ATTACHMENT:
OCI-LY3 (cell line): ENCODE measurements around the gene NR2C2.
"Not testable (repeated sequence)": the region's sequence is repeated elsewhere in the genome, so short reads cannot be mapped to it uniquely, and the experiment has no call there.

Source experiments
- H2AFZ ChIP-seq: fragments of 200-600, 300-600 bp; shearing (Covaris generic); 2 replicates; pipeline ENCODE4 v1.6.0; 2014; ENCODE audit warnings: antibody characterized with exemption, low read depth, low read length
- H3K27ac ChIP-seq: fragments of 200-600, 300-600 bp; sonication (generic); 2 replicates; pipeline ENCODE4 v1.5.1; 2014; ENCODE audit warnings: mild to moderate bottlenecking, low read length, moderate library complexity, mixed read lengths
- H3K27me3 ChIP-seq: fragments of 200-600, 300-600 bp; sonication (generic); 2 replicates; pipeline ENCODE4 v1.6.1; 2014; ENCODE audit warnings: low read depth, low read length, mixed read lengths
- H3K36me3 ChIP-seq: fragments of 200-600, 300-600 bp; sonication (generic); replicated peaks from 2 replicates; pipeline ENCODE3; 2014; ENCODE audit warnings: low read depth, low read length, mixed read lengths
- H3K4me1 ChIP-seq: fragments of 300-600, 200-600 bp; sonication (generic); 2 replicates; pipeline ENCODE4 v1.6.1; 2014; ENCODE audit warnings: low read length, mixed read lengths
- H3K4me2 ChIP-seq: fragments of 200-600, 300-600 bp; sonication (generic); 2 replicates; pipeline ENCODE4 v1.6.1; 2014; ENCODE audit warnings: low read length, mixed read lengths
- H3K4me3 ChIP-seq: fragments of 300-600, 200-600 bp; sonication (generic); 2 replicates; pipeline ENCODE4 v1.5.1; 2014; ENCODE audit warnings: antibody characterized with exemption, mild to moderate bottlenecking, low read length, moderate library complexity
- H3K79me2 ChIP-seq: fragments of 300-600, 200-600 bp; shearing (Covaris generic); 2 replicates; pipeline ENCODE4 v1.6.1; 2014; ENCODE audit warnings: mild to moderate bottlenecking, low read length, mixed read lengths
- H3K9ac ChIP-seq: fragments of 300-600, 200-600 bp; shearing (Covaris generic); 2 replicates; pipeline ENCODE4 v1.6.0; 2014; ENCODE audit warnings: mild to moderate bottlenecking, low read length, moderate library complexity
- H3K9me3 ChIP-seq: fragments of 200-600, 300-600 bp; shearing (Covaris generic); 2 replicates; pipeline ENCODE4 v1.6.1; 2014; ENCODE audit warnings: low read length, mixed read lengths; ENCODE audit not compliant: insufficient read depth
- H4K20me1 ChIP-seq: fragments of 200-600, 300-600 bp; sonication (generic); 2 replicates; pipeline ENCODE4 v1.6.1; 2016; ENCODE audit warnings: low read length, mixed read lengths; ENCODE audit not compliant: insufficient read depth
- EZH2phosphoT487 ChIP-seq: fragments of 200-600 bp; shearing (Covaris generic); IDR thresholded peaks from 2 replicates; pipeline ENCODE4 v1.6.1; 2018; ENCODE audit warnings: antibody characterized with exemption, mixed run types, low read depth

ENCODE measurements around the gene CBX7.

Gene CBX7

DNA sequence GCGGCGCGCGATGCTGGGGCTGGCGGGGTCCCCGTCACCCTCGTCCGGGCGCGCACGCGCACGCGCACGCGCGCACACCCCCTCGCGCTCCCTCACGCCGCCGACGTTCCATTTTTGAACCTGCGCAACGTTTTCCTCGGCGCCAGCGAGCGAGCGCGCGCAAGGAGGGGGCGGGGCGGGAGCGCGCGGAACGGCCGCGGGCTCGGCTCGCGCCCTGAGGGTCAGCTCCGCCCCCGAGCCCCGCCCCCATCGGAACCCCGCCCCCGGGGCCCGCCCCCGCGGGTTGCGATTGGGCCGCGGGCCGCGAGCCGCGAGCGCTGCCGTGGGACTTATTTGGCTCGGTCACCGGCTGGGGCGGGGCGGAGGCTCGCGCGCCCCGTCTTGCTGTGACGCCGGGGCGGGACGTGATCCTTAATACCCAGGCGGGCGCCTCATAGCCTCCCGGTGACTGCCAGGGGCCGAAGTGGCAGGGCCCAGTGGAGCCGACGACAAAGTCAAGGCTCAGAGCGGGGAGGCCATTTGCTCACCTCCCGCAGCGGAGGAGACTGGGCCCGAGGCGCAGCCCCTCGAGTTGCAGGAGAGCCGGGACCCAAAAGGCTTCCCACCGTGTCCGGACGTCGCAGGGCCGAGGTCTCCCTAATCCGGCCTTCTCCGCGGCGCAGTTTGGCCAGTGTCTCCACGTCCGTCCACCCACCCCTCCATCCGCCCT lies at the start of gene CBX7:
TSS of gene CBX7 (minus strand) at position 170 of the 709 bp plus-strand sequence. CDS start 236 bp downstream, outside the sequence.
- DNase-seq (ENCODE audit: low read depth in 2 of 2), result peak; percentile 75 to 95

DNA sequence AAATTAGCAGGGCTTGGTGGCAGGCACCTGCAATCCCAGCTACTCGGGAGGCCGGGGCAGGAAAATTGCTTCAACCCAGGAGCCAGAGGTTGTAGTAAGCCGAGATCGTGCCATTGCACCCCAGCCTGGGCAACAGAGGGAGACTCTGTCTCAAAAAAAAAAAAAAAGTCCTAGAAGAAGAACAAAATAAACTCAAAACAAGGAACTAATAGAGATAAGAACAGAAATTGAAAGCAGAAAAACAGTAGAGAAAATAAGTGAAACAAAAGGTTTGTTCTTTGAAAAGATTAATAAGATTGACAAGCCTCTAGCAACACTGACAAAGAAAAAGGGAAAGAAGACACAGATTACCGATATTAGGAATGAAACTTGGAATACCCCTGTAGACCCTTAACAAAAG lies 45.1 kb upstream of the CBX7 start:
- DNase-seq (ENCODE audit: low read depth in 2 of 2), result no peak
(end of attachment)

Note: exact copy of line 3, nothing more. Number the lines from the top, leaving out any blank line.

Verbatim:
Source experiments